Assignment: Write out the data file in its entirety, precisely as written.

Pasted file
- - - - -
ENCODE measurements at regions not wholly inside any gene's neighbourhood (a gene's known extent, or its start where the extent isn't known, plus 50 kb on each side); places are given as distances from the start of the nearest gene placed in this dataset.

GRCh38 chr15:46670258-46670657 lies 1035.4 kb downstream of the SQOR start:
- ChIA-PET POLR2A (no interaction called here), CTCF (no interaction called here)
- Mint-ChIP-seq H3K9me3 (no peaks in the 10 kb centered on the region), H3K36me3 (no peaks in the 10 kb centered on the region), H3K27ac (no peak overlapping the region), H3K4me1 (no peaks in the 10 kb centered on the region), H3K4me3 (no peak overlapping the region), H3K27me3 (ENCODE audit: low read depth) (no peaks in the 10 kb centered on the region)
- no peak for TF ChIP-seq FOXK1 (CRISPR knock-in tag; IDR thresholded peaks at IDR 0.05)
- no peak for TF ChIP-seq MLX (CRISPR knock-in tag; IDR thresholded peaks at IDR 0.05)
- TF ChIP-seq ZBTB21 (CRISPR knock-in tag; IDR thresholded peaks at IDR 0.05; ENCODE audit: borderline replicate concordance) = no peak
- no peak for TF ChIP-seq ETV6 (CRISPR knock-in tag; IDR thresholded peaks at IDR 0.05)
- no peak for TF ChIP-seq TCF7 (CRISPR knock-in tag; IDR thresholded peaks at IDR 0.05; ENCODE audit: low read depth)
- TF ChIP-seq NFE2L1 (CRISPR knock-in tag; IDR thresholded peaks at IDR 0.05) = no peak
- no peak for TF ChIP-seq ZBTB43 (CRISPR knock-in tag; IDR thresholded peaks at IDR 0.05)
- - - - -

ENCODE measurements at regions not wholly inside any gene's neighbourhood (a gene's known extent, or its start where the extent isn't known, plus 50 kb on each side); places are given as distances from the start of the nearest gene placed in this dataset.

GRCh38 chr15:46670258-46670657 lies 1035.4 kb downstream of the SQOR start:
- ChIA-PET POLR2A (no interaction called here), CTCF (no interaction called here)
- Mint-ChIP-seq H3K9me3 (no peaks in the 10 kb centered on the region), H3K36me3 (no peaks in the 10 kb centered on the region), H3K27ac (no peak overlapping the region), H3K4me1 (no peaks in the 10 kb centered on the region), H3K4me3 (no peak overlapping the region), H3K27me3 (ENCODE audit: low read depth) (no peaks in the 10 kb centered on the region)
- no peak for TF ChIP-seq FOXK1 (CRISPR knock-in tag; IDR thresholded peaks at IDR 0.05)
- no peak for TF ChIP-seq MLX (CRISPR knock-in tag; IDR thresholded peaks at IDR 0.05)
- TF ChIP-seq ZBTB21 (CRISPR knock-in tag; IDR thresholded peaks at IDR 0.05; ENCODE audit: borderline replicate concordance) = no peak
- no peak for TF ChIP-seq ETV6 (CRISPR knock-in tag; IDR thresholded peaks at IDR 0.05)
- no peak for TF ChIP-seq TCF7 (CRISPR knock-in tag; IDR thresholded peaks at IDR 0.05; ENCODE audit: low read depth)
- TF ChIP-seq NFE2L1 (CRISPR knock-in tag; IDR thresholded peaks at IDR 0.05) = no peak
- no peak for TF ChIP-seq ZBTB43 (CRISPR knock-in tag; IDR thresholded peaks at IDR 0.05)